& Objectified Body Consciousness
area of specialization is gender and gender role development across
the lifespan. I have been particularly interested in women's body experience
within U.S. culture. For my dissertation research, I developed a new
measure to study what I call "objectified body consciousness." This
scale is based on the work of feminist theorists who have argued that
U.S. women are taught to view their bodies as objects to be watched
as an outside observer. My OBC measure consists of three subscales:
Body surveillance and body shame
are related to lower body esteem and measures of psychological well-being,
as well as to increased problem eating. Control beliefs are related to
higher body esteem and psychological well-being, but also to increased
problem eating. This demonstrates the double-bind women may face in terms
of their body experience. Feeling like you can control your appearance
may make you feel better, but it may also encourage unhealthy behaviors.
(I should note, however, that these results are based on correlations,
which means we cannot tell whether having higher control beliefs makes
you feel better about your body, or whether feeling better about your
body makes you feel like you are in control of your appearance.)
- Body Surveillance.
This scale measures how much a woman thinks of her body in terms of
how it looks, rather than how it feels.
- Body Shame.
This scale measures whether a woman, rather than simply feeling bad,
believes she is a bad person when she does not achieve cultural body
standards. I take this to be a measure of how much a woman has internalized
cultural body standards and made them her own.
- Appearance Control
Beliefs. This scale measures whether a woman believes she
can control her appearance, given enough effort, or whether she believes
her appearance is controlled by other factors such as genetics.
By surveying a sample of
undergraduate women and their middle-aged mothers, I have demonstrated
that young women have higher levels of surveillance and body shame than
their mothers. However, even though mothers weigh more and presumably
are less likely to conform to cultural standards of attractiveness than
their daughters, they do not like their bodies less, nor do they diet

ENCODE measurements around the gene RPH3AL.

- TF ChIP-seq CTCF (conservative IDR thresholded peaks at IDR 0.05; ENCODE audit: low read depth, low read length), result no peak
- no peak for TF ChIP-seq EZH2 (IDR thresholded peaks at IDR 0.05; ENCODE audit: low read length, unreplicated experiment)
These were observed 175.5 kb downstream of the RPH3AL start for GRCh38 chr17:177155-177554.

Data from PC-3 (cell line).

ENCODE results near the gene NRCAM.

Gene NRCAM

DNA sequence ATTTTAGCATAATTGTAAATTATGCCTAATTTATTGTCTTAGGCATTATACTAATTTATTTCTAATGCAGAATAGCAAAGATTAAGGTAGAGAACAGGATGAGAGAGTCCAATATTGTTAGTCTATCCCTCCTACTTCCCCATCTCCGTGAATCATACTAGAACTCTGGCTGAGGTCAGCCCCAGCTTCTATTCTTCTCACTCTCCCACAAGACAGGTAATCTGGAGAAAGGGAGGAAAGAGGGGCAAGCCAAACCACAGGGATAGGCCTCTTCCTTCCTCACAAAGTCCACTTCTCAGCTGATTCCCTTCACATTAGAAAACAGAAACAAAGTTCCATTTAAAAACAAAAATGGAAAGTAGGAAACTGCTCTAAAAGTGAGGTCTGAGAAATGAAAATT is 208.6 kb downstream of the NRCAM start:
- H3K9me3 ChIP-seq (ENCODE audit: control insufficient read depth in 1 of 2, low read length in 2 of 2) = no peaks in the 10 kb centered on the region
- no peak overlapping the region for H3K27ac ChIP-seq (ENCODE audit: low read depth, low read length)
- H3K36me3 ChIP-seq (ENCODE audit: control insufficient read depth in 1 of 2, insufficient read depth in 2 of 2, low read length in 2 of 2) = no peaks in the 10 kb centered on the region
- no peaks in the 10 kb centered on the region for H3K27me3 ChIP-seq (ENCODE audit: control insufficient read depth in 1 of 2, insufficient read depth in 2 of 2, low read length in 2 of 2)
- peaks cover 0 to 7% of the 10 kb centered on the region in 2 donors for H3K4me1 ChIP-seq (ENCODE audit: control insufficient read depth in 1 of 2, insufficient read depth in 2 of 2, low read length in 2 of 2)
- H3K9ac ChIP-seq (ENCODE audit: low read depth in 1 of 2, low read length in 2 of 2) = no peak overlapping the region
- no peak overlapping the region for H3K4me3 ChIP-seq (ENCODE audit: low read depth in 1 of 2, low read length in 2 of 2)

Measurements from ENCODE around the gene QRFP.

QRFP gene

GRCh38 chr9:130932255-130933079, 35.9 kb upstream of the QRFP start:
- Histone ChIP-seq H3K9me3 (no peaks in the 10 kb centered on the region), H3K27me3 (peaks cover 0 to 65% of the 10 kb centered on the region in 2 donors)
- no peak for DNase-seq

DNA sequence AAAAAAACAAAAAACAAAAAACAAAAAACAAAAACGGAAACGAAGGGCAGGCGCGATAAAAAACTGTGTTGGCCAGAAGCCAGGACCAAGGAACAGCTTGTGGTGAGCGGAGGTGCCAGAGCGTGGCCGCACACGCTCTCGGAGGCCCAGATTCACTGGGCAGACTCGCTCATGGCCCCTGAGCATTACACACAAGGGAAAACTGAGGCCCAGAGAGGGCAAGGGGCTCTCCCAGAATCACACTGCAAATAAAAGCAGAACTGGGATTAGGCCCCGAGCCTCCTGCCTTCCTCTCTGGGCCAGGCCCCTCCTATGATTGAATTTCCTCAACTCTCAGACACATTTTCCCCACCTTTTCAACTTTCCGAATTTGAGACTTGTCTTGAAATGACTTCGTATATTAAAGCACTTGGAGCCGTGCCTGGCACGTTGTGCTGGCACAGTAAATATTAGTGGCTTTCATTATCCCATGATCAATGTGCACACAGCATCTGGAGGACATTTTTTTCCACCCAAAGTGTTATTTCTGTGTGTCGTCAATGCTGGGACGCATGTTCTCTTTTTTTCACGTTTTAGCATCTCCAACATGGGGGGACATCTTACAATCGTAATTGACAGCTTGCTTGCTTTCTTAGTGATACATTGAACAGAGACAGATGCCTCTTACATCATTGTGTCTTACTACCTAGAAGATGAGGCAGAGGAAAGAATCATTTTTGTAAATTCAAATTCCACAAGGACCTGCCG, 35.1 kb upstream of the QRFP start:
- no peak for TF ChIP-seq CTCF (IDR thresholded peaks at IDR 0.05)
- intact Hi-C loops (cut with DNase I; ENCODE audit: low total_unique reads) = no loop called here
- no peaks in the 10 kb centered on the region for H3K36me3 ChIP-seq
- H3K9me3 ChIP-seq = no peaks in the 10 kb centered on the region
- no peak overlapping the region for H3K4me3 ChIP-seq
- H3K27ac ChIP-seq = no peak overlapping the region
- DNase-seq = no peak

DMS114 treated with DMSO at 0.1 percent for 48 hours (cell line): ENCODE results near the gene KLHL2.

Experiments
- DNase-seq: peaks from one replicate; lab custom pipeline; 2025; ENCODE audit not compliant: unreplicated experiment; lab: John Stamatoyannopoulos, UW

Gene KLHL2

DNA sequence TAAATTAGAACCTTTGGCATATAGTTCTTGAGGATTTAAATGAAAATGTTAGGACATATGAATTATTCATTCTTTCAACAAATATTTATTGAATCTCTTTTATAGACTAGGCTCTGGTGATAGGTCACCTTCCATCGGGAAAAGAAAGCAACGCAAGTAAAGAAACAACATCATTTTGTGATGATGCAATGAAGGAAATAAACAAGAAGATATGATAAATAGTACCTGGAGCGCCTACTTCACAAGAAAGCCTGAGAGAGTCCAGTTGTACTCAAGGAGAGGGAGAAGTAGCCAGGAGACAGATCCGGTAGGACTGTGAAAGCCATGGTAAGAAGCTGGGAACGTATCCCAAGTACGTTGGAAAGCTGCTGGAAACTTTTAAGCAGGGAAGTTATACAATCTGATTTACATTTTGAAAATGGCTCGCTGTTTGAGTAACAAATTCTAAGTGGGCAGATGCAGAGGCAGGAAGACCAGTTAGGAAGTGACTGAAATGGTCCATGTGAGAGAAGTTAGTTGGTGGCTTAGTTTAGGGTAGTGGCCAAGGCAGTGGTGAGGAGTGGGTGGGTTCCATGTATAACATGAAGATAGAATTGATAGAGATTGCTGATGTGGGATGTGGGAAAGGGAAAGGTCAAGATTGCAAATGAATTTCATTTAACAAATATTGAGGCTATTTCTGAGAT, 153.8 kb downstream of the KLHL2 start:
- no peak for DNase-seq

more. In another study, I have also demonstrated that gender differences
in body esteem can be accounted for by differences in objectified body
Body Dissatisfaction in Women
When undergraduate women
and men rate a woman who is high or low on objectified body consciousness,
they rate her as more lazy and less self-disciplined if she does not
worry about her appearance and they do not like her as much if she says
she believes appearance is controlled genetically rather than by hard
work. Thus, other people's attitudes may encourage us to objectify our
Right now, I am working on
a paper with a student to examine issues such as the relationships of
OBC to feminism and to other kinds of activism. Here are some other
projects I am plannning to do:
- conduct a 10-year follow
up to my original mothers' and daughters' data.
- study resistance to cultural
appearance norms and the effect of resistance on objectified body
consciousness, body image, and psychological well-being
- expand my research to
include the relationship of objectification to other psychological
issues, such as prejudice and stigmatization of non-conformists.
Here are some feminist writers
who have influenced my work:
Sandra Bartky (1988). "Foucault,
femininity, and the modernization of patriarchal power" in Feminism
and Foucault: Reflections on Resistance (pp. 61-86) edited by I.
Diamond, and L. Quinby. Boston: Northeastern University Press.
Carol Spitzack (1990). Confessing
Excess: Women and the Politics of Body Reduction. Albany, NY: State
University of New York Press.
Naomi Wolf (1991). The
Beauty Myth: How Images of Beauty Are Used Against Women. New York:
Comments? Nita McKinley